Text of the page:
clip_image002[4]This is the picture that Concurrency Visualizer team used on the title page of internal specs. It actually reveals how most of us think about our product: not as a profiler (though you can get decent sample profile from it by clicking the green “Execution” category in the legend),


and not even as a performance analyzer (though it is the main usage of it today).

No, we feel it can be more important in a wider scenario – helping people understand what’s going on. In some sense the biggest practical problem of dealing with software is opaqueness: while shoemaker sees and touches the object of his labor, programmer can just talk about it. Doctors also used to talk about our guts - they built multiple diagnostic theories and looked for secondary signs to exclude/confirm them; now in many cases they just send us to some “Imaging Department” and immediately see what’s going on. For example, I did a root canal last year, and on the way back built the following literal analogy:

My tooth is in pain

Program is painfully slow

The dentist notices a bump on my gum

Task manager icon does not look very green

The dentist takes a jaw-wide panel X-Ray

The programmer goes to CPU utilization view

The dentist notices dark spot in the film

The programmer sees a dip in the CPU utilization view

The dentist takes digital X-ray of the dark area

The programmer switches to thread blocking view

The dentists traces the root

The programmer traces blocking/unblocking chain

The dentist sees an exact spot of inflammation

The programmer finds a problem – too long wait for X

I am sure before X-rays dentists would have less chances to find the actual problem… they probably just extracted the teeth (don’t want even to think how they did it 100 years ago… probably pulled the door?)

I remember my first computer in freshman year (it was long before they appeared in kindergartens), with a lamp indicating CPU activity. It was blinking slowly enough to visually differentiate execution of, say, SQRT, from sequences of MOV, ADD, etc. I looked at it and saw what my program was doing. Then they let us use a more serious computer and, to my horror, it happened to be quite opaque - I did not see anything there… note that it was before debuggers. You couldn’t even printf from assembly code, so for a few years I was busy building theories like “the result could be wrong because X may be not 1… or because Y happens before Z…” etc… I vividly remember these coffee-filled Sherlock Holmes-style nights.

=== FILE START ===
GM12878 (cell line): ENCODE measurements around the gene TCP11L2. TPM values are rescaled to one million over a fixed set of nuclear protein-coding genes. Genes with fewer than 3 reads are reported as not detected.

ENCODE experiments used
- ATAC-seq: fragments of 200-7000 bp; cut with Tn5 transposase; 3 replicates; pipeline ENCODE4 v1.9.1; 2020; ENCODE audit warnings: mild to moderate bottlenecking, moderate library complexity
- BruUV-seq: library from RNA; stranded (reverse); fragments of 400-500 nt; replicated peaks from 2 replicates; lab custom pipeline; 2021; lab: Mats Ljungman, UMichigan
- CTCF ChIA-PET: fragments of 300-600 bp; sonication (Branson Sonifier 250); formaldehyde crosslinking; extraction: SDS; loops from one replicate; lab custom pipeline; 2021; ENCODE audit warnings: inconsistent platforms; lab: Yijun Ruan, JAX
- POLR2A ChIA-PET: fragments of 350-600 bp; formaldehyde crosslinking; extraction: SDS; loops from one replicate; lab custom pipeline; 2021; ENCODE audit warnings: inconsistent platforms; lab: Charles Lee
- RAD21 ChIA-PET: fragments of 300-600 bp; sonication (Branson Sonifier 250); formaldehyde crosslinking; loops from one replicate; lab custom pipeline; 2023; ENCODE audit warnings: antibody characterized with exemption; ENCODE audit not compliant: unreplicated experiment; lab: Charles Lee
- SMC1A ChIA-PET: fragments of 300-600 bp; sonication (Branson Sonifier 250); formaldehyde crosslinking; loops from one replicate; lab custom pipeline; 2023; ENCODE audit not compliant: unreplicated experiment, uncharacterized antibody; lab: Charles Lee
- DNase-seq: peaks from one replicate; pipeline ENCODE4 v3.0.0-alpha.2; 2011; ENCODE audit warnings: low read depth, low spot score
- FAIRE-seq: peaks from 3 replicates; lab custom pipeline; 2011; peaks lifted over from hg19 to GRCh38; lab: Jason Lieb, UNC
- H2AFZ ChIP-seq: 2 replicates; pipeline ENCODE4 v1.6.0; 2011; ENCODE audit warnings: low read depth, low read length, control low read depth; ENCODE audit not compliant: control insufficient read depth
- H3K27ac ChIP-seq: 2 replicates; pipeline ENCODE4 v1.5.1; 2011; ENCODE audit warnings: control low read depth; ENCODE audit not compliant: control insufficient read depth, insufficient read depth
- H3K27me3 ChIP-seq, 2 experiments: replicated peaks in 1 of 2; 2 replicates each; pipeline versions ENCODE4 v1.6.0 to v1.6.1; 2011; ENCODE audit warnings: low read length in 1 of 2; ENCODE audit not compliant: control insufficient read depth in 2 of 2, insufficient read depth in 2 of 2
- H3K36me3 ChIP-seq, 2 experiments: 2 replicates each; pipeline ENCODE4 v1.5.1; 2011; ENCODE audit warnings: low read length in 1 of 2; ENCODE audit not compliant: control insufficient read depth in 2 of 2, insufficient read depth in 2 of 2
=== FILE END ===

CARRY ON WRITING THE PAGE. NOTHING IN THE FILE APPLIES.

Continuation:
Well, then they taught us higher level languages; there, I could easily printf anything I wanted to know. I could know what’s going on via these long logs, if I had invested sufficient effort into adding print statements. It was OK at the time, though the logs were loooooong… I color-coded lines and drew sketches on the side to re-express what I read in a more comprehensible and accessible way…

But then people started to write asynchronously – instead of the solid prose, programs now reminded short verses (chunks of code, reactively called by certain triggers), and these triggers were more and more independent (e.g. disk write finished, network packet arrived). Add to this multitasking (even though there was still only one CPU, it alternated tasks periodically)… and it was hard again. Lots of midnight oil (at this time I learned to add cognac to my coffee – this combination holds better through the night). E.g. to relay data between computers reliably and efficiently in my previous project, MSMQ, we simultaneously started disk and network operations. If network relay finished first, we canceled disk write; if one of them failed, did X, otherwise Y. Now imagine that some message went lost - go figure out where was the bug… again, logs and theories… and again, midnight oil.

And then computers became multicore; at first, people largely ignored it, but then they started to use multithreading for real. And this is when all hell broke loose. Concurrent programming is a minefield: you step too far left, you explode… too far right, explode… it reminds me of the old game of minesweeper:


What is so difficult in multithreaded programming? It is hard to keep track of the ordering variations when there are many independent actors (you need to keep in mind all possible event interleavings). Psychologists know about the “sequential nature of thinking” (half-joke is that it is an evolution step – e.g. pig already has it, but duck does not yet). Unfortunately, “visual” type people (usually more artistic ones) do it better than “logic types”, which most programmers tend to be. Education adds to the problem - programmers are educated to think sequentially (e.g. Turing machine, Von Neumann architecture), CS courses teach sequential programming first (and the first language leaves footprint forever). We interview a lot of people for our concurrency-related teams and we know from this experience that most people are concurrency-deaf, even if they are otherwise excellent programmers. It is terribly hard to find “naturally-parallel-ready people” – it is a rare and special talent.

My visualization for the concurrency problem is below: the degree of redness indicates the danger. Some areas of your project are more likely to have concurrency problems than others. And programmers of different skill levels will have different probabilities of mistakes in each of these areas. Concurrency programming project is actually a game – “use your available players to touch all cells in minimal time, avoiding explosion”: